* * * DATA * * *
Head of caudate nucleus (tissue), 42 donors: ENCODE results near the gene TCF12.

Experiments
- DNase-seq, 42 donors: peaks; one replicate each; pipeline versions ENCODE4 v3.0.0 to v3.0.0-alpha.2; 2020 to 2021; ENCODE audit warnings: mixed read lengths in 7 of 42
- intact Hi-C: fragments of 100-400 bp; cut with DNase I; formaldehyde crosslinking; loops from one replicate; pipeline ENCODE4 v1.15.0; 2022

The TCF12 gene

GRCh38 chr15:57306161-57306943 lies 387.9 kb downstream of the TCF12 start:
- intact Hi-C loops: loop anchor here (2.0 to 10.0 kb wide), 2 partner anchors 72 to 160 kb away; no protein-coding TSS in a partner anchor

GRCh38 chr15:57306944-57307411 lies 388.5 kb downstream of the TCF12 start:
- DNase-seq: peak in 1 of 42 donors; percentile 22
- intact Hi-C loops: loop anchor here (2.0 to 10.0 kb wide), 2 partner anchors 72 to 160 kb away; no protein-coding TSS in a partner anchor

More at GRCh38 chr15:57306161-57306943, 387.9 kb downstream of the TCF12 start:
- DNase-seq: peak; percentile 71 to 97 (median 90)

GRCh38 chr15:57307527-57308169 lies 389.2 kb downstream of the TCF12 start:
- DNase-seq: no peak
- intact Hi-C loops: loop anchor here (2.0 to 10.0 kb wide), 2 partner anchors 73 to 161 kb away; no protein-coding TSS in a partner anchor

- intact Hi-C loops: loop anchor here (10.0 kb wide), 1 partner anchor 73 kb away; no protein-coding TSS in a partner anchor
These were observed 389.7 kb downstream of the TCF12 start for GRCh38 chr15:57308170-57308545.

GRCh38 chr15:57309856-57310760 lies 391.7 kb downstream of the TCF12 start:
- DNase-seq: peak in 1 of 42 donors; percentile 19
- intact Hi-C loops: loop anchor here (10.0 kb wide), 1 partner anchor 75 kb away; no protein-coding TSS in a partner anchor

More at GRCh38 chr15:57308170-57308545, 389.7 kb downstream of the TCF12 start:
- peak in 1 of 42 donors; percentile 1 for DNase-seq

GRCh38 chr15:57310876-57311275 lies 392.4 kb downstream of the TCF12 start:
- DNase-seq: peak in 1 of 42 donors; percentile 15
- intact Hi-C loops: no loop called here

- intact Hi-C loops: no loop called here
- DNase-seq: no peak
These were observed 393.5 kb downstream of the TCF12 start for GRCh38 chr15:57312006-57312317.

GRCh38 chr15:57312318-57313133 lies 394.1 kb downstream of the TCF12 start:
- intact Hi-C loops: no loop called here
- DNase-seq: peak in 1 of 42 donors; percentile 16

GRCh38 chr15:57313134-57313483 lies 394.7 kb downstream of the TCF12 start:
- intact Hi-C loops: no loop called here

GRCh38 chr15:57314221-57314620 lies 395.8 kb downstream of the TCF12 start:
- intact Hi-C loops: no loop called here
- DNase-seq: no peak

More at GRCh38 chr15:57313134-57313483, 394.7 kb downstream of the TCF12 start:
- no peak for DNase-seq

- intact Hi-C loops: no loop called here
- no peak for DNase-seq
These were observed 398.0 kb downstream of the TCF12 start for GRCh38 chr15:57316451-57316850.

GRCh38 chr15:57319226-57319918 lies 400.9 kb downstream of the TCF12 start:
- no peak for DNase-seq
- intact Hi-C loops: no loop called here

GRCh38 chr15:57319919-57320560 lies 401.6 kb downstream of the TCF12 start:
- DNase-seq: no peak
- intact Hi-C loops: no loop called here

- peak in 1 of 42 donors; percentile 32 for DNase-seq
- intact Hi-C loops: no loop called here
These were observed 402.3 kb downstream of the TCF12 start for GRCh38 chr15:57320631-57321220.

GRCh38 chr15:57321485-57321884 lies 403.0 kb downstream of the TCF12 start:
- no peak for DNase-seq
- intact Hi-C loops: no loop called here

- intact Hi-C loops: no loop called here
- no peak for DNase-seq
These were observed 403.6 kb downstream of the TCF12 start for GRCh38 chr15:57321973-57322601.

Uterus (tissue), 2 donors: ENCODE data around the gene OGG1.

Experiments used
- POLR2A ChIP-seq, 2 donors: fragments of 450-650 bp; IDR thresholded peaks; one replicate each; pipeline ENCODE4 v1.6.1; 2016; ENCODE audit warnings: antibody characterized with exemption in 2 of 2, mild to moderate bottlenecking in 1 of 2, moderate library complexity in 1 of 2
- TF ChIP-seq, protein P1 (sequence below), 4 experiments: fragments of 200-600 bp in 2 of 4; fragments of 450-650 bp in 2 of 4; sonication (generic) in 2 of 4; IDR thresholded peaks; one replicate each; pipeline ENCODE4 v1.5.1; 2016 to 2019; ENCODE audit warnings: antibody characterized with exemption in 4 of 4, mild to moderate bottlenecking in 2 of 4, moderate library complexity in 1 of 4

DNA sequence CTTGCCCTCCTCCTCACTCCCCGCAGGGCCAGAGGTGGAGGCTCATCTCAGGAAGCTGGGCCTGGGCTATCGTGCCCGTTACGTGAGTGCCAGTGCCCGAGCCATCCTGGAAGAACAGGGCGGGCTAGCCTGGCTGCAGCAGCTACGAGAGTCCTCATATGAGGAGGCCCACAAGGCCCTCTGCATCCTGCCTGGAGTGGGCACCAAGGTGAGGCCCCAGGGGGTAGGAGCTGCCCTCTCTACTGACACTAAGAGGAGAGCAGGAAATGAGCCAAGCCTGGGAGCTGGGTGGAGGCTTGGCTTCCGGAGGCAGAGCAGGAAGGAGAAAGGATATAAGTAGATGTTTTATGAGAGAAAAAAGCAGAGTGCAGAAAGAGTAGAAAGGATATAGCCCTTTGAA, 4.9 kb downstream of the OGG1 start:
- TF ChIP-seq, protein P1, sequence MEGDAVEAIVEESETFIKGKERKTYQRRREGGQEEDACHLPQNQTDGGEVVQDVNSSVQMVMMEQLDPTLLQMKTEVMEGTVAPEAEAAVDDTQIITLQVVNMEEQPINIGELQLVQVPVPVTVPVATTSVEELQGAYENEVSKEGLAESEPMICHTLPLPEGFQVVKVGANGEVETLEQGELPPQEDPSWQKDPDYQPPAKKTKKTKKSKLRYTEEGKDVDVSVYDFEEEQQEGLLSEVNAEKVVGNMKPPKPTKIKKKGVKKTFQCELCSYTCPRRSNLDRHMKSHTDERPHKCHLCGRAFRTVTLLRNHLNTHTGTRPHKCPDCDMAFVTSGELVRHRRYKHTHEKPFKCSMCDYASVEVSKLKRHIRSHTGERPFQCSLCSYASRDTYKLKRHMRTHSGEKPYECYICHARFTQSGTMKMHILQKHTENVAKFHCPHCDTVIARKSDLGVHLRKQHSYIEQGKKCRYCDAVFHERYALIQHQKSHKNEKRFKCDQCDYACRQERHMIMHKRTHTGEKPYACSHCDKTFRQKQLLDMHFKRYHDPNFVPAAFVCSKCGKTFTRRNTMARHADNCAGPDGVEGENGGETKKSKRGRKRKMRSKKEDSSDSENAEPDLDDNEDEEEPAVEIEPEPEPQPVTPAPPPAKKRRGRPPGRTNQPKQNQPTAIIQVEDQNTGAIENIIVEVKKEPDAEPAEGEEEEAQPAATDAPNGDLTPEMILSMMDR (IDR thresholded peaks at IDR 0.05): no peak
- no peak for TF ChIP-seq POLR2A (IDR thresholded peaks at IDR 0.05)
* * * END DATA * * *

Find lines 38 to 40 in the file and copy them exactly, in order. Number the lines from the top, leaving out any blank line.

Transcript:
- no peak for DNase-seq

- intact Hi-C loops: no loop called here
- no peak for DNase-seq